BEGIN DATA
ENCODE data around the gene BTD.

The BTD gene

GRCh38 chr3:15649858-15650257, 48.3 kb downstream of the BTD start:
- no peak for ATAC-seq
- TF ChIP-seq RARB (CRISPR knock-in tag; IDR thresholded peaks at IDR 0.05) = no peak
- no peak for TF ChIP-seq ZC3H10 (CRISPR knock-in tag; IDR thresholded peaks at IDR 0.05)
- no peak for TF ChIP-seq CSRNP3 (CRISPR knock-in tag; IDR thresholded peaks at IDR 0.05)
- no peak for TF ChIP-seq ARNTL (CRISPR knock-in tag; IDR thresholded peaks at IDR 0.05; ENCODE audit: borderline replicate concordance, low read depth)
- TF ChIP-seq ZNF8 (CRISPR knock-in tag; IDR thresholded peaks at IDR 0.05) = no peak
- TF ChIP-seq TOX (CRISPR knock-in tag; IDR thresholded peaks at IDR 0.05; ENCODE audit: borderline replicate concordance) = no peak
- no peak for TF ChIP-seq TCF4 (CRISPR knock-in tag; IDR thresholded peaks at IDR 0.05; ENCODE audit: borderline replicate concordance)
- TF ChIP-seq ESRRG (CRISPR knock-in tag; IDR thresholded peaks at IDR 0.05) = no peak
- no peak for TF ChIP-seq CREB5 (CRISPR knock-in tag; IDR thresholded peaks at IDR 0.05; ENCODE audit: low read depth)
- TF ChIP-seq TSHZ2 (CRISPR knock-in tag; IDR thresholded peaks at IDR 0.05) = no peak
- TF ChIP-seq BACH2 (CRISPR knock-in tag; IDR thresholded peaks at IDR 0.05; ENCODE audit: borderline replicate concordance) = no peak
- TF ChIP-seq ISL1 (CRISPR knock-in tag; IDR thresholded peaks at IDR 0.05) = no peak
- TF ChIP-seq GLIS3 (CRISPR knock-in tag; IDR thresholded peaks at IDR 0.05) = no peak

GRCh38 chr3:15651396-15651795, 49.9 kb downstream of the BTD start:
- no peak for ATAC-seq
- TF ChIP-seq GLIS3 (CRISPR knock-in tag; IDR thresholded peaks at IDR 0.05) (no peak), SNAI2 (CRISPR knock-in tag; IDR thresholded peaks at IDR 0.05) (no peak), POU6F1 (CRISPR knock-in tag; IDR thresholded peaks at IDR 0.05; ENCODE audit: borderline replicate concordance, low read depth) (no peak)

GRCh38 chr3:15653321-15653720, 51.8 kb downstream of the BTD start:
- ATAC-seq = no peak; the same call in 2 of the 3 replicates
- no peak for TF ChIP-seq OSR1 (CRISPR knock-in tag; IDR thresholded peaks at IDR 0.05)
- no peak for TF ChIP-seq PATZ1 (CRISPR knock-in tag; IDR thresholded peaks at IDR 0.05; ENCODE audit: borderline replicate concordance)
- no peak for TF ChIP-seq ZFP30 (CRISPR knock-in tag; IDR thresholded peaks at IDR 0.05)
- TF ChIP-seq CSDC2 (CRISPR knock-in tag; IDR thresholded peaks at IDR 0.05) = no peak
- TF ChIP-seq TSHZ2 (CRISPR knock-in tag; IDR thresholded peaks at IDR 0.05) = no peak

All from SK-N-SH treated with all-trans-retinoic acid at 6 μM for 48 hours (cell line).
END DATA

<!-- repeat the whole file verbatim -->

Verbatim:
ENCODE data around the gene BTD.

The BTD gene

GRCh38 chr3:15649858-15650257, 48.3 kb downstream of the BTD start:
- no peak for ATAC-seq
- TF ChIP-seq RARB (CRISPR knock-in tag; IDR thresholded peaks at IDR 0.05) = no peak
- no peak for TF ChIP-seq ZC3H10 (CRISPR knock-in tag; IDR thresholded peaks at IDR 0.05)
- no peak for TF ChIP-seq CSRNP3 (CRISPR knock-in tag; IDR thresholded peaks at IDR 0.05)
- no peak for TF ChIP-seq ARNTL (CRISPR knock-in tag; IDR thresholded peaks at IDR 0.05; ENCODE audit: borderline replicate concordance, low read depth)
- TF ChIP-seq ZNF8 (CRISPR knock-in tag; IDR thresholded peaks at IDR 0.05) = no peak
- TF ChIP-seq TOX (CRISPR knock-in tag; IDR thresholded peaks at IDR 0.05; ENCODE audit: borderline replicate concordance) = no peak
- no peak for TF ChIP-seq TCF4 (CRISPR knock-in tag; IDR thresholded peaks at IDR 0.05; ENCODE audit: borderline replicate concordance)
- TF ChIP-seq ESRRG (CRISPR knock-in tag; IDR thresholded peaks at IDR 0.05) = no peak
- no peak for TF ChIP-seq CREB5 (CRISPR knock-in tag; IDR thresholded peaks at IDR 0.05; ENCODE audit: low read depth)
- TF ChIP-seq TSHZ2 (CRISPR knock-in tag; IDR thresholded peaks at IDR 0.05) = no peak
- TF ChIP-seq BACH2 (CRISPR knock-in tag; IDR thresholded peaks at IDR 0.05; ENCODE audit: borderline replicate concordance) = no peak
- TF ChIP-seq ISL1 (CRISPR knock-in tag; IDR thresholded peaks at IDR 0.05) = no peak
- TF ChIP-seq GLIS3 (CRISPR knock-in tag; IDR thresholded peaks at IDR 0.05) = no peak

GRCh38 chr3:15651396-15651795, 49.9 kb downstream of the BTD start:
- no peak for ATAC-seq
- TF ChIP-seq GLIS3 (CRISPR knock-in tag; IDR thresholded peaks at IDR 0.05) (no peak), SNAI2 (CRISPR knock-in tag; IDR thresholded peaks at IDR 0.05) (no peak), POU6F1 (CRISPR knock-in tag; IDR thresholded peaks at IDR 0.05; ENCODE audit: borderline replicate concordance, low read depth) (no peak)

GRCh38 chr3:15653321-15653720, 51.8 kb downstream of the BTD start:
- ATAC-seq = no peak; the same call in 2 of the 3 replicates
- no peak for TF ChIP-seq OSR1 (CRISPR knock-in tag; IDR thresholded peaks at IDR 0.05)
- no peak for TF ChIP-seq PATZ1 (CRISPR knock-in tag; IDR thresholded peaks at IDR 0.05; ENCODE audit: borderline replicate concordance)
- no peak for TF ChIP-seq ZFP30 (CRISPR knock-in tag; IDR thresholded peaks at IDR 0.05)
- TF ChIP-seq CSDC2 (CRISPR knock-in tag; IDR thresholded peaks at IDR 0.05) = no peak
- TF ChIP-seq TSHZ2 (CRISPR knock-in tag; IDR thresholded peaks at IDR 0.05) = no peak

All from SK-N-SH treated with all-trans-retinoic acid at 6 μM for 48 hours (cell line).